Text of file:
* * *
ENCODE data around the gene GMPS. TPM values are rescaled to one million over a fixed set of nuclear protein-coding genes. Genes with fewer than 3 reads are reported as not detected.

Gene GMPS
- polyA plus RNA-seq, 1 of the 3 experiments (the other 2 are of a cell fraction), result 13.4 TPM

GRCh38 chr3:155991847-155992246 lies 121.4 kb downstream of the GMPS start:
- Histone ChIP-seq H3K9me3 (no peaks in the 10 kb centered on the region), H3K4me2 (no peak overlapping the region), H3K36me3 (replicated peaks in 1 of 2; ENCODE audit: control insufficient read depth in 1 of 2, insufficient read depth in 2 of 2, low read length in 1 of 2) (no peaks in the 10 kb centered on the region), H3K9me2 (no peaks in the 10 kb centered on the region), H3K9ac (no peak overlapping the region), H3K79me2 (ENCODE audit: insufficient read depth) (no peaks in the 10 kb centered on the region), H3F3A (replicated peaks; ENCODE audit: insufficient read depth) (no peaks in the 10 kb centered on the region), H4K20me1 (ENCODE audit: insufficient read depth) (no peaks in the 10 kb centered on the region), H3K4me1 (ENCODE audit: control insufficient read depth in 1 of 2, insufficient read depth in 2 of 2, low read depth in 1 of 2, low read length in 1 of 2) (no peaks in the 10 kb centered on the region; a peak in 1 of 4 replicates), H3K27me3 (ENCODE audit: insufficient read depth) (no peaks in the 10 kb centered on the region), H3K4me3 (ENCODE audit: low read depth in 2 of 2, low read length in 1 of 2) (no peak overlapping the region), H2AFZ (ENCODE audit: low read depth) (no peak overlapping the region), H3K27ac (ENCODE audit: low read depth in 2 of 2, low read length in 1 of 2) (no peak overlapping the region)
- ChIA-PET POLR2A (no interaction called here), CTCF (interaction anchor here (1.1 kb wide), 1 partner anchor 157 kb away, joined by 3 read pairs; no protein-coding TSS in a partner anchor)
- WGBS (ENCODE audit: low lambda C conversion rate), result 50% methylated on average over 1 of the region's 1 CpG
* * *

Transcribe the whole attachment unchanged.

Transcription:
ENCODE data around the gene GMPS. TPM values are rescaled to one million over a fixed set of nuclear protein-coding genes. Genes with fewer than 3 reads are reported as not detected.

Gene GMPS
- polyA plus RNA-seq, 1 of the 3 experiments (the other 2 are of a cell fraction), result 13.4 TPM

GRCh38 chr3:155991847-155992246 lies 121.4 kb downstream of the GMPS start:
- Histone ChIP-seq H3K9me3 (no peaks in the 10 kb centered on the region), H3K4me2 (no peak overlapping the region), H3K36me3 (replicated peaks in 1 of 2; ENCODE audit: control insufficient read depth in 1 of 2, insufficient read depth in 2 of 2, low read length in 1 of 2) (no peaks in the 10 kb centered on the region), H3K9me2 (no peaks in the 10 kb centered on the region), H3K9ac (no peak overlapping the region), H3K79me2 (ENCODE audit: insufficient read depth) (no peaks in the 10 kb centered on the region), H3F3A (replicated peaks; ENCODE audit: insufficient read depth) (no peaks in the 10 kb centered on the region), H4K20me1 (ENCODE audit: insufficient read depth) (no peaks in the 10 kb centered on the region), H3K4me1 (ENCODE audit: control insufficient read depth in 1 of 2, insufficient read depth in 2 of 2, low read depth in 1 of 2, low read length in 1 of 2) (no peaks in the 10 kb centered on the region; a peak in 1 of 4 replicates), H3K27me3 (ENCODE audit: insufficient read depth) (no peaks in the 10 kb centered on the region), H3K4me3 (ENCODE audit: low read depth in 2 of 2, low read length in 1 of 2) (no peak overlapping the region), H2AFZ (ENCODE audit: low read depth) (no peak overlapping the region), H3K27ac (ENCODE audit: low read depth in 2 of 2, low read length in 1 of 2) (no peak overlapping the region)
- ChIA-PET POLR2A (no interaction called here), CTCF (interaction anchor here (1.1 kb wide), 1 partner anchor 157 kb away, joined by 3 read pairs; no protein-coding TSS in a partner anchor)
- WGBS (ENCODE audit: low lambda C conversion rate), result 50% methylated on average over 1 of the region's 1 CpG